As for the question regarding how architecture can be used to share information, I feel as though this one has yet to be answered. Despite the fact that we have been thinking about this question for 20 weeks I still feel as though we have only just begun to scratch the surface of the answers we have been searching for. I intend to move forward while keeping my eyes wide open with this question in the back of my mind.
How can architecture be used to challenge peoples’ conventional perceptions of the world around them?
This question extends far beyond the scope of the past 20 weeks; it is the question that made me check the box next to “Architecture” on my Cal Poly application almost four years ago. After being entirely pushed aside in frustration during first year and somewhat forgotten in second year, I finally feel like the projects I have worked on and the conversations we have had as a studio over the past two quarters have inspired me to bring this question to the surface of my mind once again. I’m still not certain that I will ever receive a definite answer to this question, but I believe all of the time I have spent pondering over the meaning of Open Source Learning, and how to spatially convey such a complex idea, has certainly been a step in the right direction on my road to understanding.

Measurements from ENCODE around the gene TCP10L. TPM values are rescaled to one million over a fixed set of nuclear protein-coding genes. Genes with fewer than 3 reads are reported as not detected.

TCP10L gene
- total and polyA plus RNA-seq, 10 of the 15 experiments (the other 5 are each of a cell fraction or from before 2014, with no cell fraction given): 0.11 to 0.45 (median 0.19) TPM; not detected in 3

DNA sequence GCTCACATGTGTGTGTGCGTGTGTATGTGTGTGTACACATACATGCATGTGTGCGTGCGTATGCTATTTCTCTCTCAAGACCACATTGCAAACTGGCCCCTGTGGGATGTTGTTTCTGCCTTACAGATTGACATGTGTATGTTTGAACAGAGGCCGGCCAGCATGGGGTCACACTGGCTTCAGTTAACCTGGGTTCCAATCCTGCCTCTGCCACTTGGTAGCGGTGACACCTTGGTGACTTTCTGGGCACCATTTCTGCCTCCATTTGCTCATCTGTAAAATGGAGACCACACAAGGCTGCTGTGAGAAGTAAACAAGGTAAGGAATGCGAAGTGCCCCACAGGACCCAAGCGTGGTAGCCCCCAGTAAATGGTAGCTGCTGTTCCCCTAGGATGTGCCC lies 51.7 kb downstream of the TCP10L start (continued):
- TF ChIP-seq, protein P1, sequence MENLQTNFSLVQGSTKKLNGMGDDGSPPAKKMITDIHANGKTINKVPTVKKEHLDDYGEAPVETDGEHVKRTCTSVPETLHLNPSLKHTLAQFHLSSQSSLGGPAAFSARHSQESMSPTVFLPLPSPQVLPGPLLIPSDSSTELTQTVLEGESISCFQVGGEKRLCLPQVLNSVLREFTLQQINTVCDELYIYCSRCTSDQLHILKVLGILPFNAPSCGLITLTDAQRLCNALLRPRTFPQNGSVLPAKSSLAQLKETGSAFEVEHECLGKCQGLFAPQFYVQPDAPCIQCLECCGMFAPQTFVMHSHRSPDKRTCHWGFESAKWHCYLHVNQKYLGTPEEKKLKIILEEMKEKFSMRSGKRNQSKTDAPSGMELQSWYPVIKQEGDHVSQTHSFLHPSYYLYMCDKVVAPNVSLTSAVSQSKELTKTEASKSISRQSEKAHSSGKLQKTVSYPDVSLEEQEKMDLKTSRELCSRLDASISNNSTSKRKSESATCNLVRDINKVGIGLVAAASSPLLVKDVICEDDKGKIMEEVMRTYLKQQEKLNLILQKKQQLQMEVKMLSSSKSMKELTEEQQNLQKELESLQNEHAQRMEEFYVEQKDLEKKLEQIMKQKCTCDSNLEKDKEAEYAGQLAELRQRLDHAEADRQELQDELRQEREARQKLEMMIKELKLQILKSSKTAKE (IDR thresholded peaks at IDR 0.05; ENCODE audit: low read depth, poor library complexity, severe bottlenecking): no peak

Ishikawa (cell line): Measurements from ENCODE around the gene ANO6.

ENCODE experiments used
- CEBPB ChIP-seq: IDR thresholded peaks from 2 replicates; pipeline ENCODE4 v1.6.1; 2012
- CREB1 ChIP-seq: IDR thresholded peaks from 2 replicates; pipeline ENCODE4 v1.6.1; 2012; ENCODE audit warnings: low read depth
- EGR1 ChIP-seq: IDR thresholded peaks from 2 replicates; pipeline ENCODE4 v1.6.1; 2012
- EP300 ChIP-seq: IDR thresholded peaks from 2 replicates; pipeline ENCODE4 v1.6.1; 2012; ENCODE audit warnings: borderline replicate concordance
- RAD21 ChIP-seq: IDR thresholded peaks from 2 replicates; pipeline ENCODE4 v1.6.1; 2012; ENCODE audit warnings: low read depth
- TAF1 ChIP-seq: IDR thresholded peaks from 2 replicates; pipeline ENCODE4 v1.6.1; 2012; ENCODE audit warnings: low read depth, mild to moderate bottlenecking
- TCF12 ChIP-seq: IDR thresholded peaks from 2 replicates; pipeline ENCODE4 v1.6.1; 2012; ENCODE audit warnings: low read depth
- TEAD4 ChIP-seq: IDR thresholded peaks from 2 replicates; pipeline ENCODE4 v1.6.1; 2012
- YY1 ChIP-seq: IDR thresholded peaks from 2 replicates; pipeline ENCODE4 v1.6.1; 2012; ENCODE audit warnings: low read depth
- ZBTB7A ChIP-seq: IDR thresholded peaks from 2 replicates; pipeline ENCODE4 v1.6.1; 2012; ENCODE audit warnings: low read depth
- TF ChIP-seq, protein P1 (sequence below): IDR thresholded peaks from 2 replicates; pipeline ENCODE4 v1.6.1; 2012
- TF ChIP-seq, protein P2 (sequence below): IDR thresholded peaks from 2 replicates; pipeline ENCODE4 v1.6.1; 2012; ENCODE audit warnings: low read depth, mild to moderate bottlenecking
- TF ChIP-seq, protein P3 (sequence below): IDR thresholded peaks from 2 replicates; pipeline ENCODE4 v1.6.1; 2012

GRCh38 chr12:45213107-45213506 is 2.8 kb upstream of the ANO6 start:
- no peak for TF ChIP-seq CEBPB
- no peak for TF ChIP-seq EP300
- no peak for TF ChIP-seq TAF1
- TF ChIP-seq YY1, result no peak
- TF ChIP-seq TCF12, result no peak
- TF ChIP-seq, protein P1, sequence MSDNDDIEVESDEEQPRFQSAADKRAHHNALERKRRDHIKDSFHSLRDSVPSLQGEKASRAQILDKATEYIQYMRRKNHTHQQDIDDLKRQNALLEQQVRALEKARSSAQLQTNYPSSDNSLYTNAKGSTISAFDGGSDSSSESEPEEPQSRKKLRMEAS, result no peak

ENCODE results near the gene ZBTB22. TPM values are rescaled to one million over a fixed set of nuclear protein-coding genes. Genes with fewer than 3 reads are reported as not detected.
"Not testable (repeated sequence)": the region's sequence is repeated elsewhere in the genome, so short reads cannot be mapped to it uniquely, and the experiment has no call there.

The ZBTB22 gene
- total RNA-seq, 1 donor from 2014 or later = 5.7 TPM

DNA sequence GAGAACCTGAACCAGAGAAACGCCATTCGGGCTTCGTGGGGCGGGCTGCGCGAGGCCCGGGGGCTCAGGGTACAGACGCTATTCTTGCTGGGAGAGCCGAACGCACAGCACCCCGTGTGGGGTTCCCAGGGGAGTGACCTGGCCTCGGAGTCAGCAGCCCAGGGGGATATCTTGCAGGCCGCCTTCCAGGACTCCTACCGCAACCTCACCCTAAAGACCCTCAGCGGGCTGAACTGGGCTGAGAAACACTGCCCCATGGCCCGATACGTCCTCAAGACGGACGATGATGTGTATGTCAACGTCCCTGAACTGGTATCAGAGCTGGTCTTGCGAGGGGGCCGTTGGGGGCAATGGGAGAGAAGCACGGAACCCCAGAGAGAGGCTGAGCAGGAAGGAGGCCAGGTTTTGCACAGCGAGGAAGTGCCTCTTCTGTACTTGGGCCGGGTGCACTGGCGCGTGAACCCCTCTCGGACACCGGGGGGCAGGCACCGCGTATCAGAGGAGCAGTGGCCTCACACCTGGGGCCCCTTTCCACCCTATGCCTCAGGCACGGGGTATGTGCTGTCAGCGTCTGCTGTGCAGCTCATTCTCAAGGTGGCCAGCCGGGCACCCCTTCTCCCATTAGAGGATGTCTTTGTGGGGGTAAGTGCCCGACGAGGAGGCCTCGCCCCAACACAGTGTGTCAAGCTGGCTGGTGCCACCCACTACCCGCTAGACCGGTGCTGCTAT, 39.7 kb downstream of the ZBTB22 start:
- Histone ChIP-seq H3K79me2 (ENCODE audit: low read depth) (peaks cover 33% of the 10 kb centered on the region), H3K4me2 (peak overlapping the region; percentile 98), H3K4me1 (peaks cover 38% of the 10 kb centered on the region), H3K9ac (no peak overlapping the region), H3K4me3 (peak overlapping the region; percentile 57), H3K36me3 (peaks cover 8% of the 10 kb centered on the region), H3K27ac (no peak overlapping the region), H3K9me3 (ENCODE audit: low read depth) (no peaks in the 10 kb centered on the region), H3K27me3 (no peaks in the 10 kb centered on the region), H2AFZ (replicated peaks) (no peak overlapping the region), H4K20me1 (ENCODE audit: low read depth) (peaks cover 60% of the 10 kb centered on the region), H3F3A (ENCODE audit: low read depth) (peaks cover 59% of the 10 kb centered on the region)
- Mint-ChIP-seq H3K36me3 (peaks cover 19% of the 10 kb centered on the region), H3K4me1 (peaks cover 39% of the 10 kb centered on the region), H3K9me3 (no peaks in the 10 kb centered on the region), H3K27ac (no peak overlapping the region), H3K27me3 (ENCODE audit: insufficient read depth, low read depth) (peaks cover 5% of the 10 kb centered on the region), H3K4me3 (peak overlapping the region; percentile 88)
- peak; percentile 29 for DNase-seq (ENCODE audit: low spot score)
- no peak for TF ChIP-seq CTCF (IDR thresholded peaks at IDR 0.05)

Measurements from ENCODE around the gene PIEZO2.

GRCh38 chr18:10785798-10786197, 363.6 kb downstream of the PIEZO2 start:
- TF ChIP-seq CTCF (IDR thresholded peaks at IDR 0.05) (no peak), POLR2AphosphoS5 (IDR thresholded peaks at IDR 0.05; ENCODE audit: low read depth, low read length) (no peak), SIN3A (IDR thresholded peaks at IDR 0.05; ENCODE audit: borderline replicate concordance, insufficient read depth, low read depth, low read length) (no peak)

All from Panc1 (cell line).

Final Thoughts and Thanks
In conclusion, I would like to say thank you to everyone who has played a role in the development of this studio; together we have been each other’s students, peers, teachers, and mentors. I feel as though I have learned something valuable from each of you, and together you have helped me learn a great deal about myself.
Thank you to bensonkothai for all of your encouragement and support this past quarter. I know I keep saying it, but I am so proud of all that we accomplished with our project and the friendship we created.
My last giant thank you goes to cabrinharch, our Open Source Leader, without whom the past 20 weeks of thoughtful and diligent work would not have been possible. You have challenged me to keep challenging myself, and that is possibly one of the greatest gifts a professor could give to a student.
Together we have become, what I consider to be, the definition of Open Source Learning.